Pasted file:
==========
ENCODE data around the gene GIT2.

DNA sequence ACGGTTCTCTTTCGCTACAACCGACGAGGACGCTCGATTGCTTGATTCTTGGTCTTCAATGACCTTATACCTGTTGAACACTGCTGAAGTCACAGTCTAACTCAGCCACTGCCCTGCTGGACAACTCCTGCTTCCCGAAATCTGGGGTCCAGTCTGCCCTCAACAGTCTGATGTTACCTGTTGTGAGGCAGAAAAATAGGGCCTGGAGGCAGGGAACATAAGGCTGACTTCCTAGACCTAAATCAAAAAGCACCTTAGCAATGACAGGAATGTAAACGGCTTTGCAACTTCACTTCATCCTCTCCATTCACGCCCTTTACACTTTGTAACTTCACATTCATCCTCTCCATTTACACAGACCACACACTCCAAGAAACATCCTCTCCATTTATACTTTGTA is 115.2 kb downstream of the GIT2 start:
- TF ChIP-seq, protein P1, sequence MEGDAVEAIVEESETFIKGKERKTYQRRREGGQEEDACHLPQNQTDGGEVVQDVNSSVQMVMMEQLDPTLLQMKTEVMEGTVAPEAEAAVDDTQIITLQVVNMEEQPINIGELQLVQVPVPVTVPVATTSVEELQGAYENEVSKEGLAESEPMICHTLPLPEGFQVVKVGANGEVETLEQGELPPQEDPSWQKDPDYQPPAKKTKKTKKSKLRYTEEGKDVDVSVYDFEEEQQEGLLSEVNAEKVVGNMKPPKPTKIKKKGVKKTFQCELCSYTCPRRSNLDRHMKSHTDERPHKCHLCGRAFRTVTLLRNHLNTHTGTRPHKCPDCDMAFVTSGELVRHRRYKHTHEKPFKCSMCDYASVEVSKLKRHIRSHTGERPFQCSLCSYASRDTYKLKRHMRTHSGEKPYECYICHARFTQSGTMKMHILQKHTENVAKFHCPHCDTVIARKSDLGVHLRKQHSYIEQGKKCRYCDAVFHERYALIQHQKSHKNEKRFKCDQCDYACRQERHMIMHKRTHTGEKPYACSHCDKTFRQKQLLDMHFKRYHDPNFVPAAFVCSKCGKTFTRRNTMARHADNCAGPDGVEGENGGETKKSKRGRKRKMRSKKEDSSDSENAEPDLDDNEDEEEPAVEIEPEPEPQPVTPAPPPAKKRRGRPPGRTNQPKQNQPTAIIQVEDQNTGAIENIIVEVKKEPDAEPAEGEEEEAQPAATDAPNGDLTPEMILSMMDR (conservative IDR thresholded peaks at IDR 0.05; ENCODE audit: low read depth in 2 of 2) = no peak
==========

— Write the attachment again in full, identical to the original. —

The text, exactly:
ENCODE data around the gene GIT2.

DNA sequence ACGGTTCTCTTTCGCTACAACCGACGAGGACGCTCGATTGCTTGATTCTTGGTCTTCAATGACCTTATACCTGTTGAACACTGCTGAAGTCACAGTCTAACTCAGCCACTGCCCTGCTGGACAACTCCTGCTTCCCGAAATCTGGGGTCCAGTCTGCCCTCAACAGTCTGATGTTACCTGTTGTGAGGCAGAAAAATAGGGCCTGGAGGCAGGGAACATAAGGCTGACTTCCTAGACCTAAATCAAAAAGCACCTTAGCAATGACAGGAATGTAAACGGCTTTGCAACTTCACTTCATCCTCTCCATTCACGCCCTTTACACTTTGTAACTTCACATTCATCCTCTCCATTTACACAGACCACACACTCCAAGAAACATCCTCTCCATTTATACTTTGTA is 115.2 kb downstream of the GIT2 start:
- TF ChIP-seq, protein P1, sequence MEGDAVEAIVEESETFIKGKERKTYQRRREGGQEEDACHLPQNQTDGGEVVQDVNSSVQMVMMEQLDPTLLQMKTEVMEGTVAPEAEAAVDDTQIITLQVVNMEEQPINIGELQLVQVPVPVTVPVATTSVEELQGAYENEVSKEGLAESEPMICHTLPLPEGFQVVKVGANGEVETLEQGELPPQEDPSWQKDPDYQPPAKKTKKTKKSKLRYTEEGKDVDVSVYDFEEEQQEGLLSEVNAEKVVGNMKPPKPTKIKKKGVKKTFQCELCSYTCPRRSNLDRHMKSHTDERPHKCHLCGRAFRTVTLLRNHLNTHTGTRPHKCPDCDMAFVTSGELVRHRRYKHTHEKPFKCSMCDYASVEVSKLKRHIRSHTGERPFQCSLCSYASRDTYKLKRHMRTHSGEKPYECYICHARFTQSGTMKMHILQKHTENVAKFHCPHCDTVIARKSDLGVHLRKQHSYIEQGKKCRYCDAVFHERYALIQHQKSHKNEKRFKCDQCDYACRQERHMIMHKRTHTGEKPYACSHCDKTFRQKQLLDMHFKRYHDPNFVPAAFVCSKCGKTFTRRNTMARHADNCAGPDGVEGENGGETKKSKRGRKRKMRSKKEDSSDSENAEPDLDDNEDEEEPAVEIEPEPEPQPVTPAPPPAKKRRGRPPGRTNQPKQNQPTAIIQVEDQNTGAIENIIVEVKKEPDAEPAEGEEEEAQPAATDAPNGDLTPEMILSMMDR (conservative IDR thresholded peaks at IDR 0.05; ENCODE audit: low read depth in 2 of 2) = no peak